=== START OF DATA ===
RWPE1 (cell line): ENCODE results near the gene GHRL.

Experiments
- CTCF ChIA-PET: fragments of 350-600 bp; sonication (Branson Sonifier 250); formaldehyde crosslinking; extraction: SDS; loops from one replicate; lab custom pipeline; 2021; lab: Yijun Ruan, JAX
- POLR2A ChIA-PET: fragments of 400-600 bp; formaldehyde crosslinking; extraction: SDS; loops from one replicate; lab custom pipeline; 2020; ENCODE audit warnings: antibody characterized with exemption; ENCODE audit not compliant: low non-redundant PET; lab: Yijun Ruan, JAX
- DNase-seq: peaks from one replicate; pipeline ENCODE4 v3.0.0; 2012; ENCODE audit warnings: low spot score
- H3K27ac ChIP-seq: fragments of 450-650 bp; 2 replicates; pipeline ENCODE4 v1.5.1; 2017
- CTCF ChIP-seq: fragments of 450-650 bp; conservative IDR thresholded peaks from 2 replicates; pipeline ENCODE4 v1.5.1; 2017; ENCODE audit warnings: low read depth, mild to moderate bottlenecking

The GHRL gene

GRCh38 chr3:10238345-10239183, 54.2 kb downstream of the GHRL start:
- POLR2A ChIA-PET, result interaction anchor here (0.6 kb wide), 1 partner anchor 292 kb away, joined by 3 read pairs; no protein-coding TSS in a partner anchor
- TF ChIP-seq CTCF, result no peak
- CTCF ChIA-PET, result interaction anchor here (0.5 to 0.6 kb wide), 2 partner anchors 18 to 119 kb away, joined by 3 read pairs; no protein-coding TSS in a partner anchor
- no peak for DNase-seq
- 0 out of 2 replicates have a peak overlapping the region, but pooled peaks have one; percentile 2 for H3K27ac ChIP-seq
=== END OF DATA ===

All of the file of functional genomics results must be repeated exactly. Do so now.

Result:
RWPE1 (cell line): ENCODE results near the gene GHRL.

Experiments
- CTCF ChIA-PET: fragments of 350-600 bp; sonication (Branson Sonifier 250); formaldehyde crosslinking; extraction: SDS; loops from one replicate; lab custom pipeline; 2021; lab: Yijun Ruan, JAX
- POLR2A ChIA-PET: fragments of 400-600 bp; formaldehyde crosslinking; extraction: SDS; loops from one replicate; lab custom pipeline; 2020; ENCODE audit warnings: antibody characterized with exemption; ENCODE audit not compliant: low non-redundant PET; lab: Yijun Ruan, JAX
- DNase-seq: peaks from one replicate; pipeline ENCODE4 v3.0.0; 2012; ENCODE audit warnings: low spot score
- H3K27ac ChIP-seq: fragments of 450-650 bp; 2 replicates; pipeline ENCODE4 v1.5.1; 2017
- CTCF ChIP-seq: fragments of 450-650 bp; conservative IDR thresholded peaks from 2 replicates; pipeline ENCODE4 v1.5.1; 2017; ENCODE audit warnings: low read depth, mild to moderate bottlenecking

The GHRL gene

GRCh38 chr3:10238345-10239183, 54.2 kb downstream of the GHRL start:
- POLR2A ChIA-PET, result interaction anchor here (0.6 kb wide), 1 partner anchor 292 kb away, joined by 3 read pairs; no protein-coding TSS in a partner anchor
- TF ChIP-seq CTCF, result no peak
- CTCF ChIA-PET, result interaction anchor here (0.5 to 0.6 kb wide), 2 partner anchors 18 to 119 kb away, joined by 3 read pairs; no protein-coding TSS in a partner anchor
- no peak for DNase-seq
- 0 out of 2 replicates have a peak overlapping the region, but pooled peaks have one; percentile 2 for H3K27ac ChIP-seq